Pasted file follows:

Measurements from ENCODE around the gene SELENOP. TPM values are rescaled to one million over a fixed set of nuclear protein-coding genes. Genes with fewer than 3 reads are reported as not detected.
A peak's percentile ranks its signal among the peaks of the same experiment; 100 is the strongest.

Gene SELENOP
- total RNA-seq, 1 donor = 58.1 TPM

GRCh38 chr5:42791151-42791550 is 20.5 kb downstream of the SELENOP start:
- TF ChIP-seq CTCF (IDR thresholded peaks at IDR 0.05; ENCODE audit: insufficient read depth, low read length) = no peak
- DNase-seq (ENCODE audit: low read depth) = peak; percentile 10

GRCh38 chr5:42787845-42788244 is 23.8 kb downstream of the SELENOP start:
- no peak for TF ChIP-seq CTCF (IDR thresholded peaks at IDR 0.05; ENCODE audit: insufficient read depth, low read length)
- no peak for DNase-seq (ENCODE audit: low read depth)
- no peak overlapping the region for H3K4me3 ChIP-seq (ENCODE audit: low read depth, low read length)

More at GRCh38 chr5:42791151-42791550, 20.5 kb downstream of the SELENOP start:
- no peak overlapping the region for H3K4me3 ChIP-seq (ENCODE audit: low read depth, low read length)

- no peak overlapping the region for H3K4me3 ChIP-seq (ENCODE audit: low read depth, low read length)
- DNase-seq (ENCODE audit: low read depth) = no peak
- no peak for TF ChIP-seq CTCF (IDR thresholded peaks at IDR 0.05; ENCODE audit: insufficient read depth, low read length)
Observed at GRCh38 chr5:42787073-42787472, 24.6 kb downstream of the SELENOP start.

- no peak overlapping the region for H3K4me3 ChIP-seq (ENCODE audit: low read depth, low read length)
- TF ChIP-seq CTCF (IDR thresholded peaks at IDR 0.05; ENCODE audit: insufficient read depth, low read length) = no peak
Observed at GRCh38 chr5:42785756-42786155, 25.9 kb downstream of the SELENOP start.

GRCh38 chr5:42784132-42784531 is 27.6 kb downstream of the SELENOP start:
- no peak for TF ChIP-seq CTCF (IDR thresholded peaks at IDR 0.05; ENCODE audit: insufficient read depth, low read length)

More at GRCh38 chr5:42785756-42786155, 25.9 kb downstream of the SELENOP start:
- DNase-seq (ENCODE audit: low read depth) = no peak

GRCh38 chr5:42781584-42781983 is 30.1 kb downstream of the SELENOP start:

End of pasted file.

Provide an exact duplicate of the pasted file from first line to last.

Measurements from ENCODE around the gene SELENOP. TPM values are rescaled to one million over a fixed set of nuclear protein-coding genes. Genes with fewer than 3 reads are reported as not detected.
A peak's percentile ranks its signal among the peaks of the same experiment; 100 is the strongest.

Gene SELENOP
- total RNA-seq, 1 donor = 58.1 TPM

GRCh38 chr5:42791151-42791550 is 20.5 kb downstream of the SELENOP start:
- TF ChIP-seq CTCF (IDR thresholded peaks at IDR 0.05; ENCODE audit: insufficient read depth, low read length) = no peak
- DNase-seq (ENCODE audit: low read depth) = peak; percentile 10

GRCh38 chr5:42787845-42788244 is 23.8 kb downstream of the SELENOP start:
- no peak for TF ChIP-seq CTCF (IDR thresholded peaks at IDR 0.05; ENCODE audit: insufficient read depth, low read length)
- no peak for DNase-seq (ENCODE audit: low read depth)
- no peak overlapping the region for H3K4me3 ChIP-seq (ENCODE audit: low read depth, low read length)

More at GRCh38 chr5:42791151-42791550, 20.5 kb downstream of the SELENOP start:
- no peak overlapping the region for H3K4me3 ChIP-seq (ENCODE audit: low read depth, low read length)

- no peak overlapping the region for H3K4me3 ChIP-seq (ENCODE audit: low read depth, low read length)
- DNase-seq (ENCODE audit: low read depth) = no peak
- no peak for TF ChIP-seq CTCF (IDR thresholded peaks at IDR 0.05; ENCODE audit: insufficient read depth, low read length)
Observed at GRCh38 chr5:42787073-42787472, 24.6 kb downstream of the SELENOP start.

- no peak overlapping the region for H3K4me3 ChIP-seq (ENCODE audit: low read depth, low read length)
- TF ChIP-seq CTCF (IDR thresholded peaks at IDR 0.05; ENCODE audit: insufficient read depth, low read length) = no peak
Observed at GRCh38 chr5:42785756-42786155, 25.9 kb downstream of the SELENOP start.

GRCh38 chr5:42784132-42784531 is 27.6 kb downstream of the SELENOP start:
- no peak for TF ChIP-seq CTCF (IDR thresholded peaks at IDR 0.05; ENCODE audit: insufficient read depth, low read length)

More at GRCh38 chr5:42785756-42786155, 25.9 kb downstream of the SELENOP start:
- DNase-seq (ENCODE audit: low read depth) = no peak

GRCh38 chr5:42781584-42781983 is 30.1 kb downstream of the SELENOP start: